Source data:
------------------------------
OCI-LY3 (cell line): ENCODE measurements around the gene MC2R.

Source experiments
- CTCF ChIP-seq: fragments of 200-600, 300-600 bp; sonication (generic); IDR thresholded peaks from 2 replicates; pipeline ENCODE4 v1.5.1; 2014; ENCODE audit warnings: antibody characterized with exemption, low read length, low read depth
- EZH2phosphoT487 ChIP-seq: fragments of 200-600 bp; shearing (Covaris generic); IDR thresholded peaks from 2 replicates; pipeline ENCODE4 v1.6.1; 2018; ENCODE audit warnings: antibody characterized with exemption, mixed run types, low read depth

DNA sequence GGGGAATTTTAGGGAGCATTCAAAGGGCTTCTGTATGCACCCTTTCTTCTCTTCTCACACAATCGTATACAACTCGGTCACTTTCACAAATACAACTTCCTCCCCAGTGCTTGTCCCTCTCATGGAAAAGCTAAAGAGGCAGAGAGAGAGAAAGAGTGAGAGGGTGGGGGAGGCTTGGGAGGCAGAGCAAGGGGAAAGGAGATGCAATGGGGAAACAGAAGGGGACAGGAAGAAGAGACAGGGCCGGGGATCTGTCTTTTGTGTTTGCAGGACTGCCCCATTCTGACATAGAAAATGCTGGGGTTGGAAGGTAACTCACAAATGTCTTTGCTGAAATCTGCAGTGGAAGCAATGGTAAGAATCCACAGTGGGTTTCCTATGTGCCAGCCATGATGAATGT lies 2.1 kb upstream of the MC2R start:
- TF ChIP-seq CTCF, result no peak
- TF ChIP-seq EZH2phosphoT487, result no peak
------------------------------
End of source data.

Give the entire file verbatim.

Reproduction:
OCI-LY3 (cell line): ENCODE measurements around the gene MC2R.

Source experiments
- CTCF ChIP-seq: fragments of 200-600, 300-600 bp; sonication (generic); IDR thresholded peaks from 2 replicates; pipeline ENCODE4 v1.5.1; 2014; ENCODE audit warnings: antibody characterized with exemption, low read length, low read depth
- EZH2phosphoT487 ChIP-seq: fragments of 200-600 bp; shearing (Covaris generic); IDR thresholded peaks from 2 replicates; pipeline ENCODE4 v1.6.1; 2018; ENCODE audit warnings: antibody characterized with exemption, mixed run types, low read depth

DNA sequence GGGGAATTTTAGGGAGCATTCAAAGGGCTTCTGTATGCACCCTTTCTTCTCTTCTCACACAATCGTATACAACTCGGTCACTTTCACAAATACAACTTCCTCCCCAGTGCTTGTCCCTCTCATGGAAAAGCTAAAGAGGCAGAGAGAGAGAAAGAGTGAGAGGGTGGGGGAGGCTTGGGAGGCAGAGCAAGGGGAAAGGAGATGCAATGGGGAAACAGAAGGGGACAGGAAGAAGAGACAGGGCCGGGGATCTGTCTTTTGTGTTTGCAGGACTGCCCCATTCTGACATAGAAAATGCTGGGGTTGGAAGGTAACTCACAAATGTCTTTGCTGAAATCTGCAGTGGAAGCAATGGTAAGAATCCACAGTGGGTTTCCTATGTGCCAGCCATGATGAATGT lies 2.1 kb upstream of the MC2R start:
- TF ChIP-seq CTCF, result no peak
- TF ChIP-seq EZH2phosphoT487, result no peak